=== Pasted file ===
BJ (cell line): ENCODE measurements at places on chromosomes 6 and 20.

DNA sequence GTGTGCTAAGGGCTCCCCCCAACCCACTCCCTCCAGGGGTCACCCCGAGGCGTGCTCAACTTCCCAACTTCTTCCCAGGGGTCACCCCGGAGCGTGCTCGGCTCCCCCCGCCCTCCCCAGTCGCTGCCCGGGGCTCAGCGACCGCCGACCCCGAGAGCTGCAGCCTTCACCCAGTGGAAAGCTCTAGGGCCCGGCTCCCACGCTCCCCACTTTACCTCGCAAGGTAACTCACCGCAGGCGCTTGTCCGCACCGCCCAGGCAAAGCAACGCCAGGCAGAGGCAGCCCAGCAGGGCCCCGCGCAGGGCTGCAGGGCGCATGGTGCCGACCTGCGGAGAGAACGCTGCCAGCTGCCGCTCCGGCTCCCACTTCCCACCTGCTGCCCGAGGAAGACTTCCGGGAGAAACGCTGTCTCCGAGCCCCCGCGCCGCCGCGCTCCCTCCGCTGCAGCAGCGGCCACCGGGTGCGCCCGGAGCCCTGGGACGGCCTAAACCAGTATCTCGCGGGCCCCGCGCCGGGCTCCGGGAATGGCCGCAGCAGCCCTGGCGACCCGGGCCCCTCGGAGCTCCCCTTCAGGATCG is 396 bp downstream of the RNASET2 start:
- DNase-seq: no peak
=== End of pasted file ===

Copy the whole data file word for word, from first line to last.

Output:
BJ (cell line): ENCODE measurements at places on chromosomes 6 and 20.

DNA sequence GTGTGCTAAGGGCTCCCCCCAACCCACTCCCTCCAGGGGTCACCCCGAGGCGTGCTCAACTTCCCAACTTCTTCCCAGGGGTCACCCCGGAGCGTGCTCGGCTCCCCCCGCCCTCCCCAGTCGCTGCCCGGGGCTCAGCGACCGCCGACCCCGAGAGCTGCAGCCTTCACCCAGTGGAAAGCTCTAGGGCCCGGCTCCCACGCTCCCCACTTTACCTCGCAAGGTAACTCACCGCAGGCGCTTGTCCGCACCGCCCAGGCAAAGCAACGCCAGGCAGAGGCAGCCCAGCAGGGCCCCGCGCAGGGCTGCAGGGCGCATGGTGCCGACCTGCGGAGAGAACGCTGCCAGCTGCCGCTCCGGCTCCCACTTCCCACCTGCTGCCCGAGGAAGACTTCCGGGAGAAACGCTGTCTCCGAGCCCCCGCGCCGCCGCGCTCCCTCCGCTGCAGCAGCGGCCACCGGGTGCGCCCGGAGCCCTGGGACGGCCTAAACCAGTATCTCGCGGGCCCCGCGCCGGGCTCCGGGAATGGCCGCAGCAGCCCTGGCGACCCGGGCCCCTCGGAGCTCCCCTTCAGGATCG is 396 bp downstream of the RNASET2 start:
- DNase-seq: no peak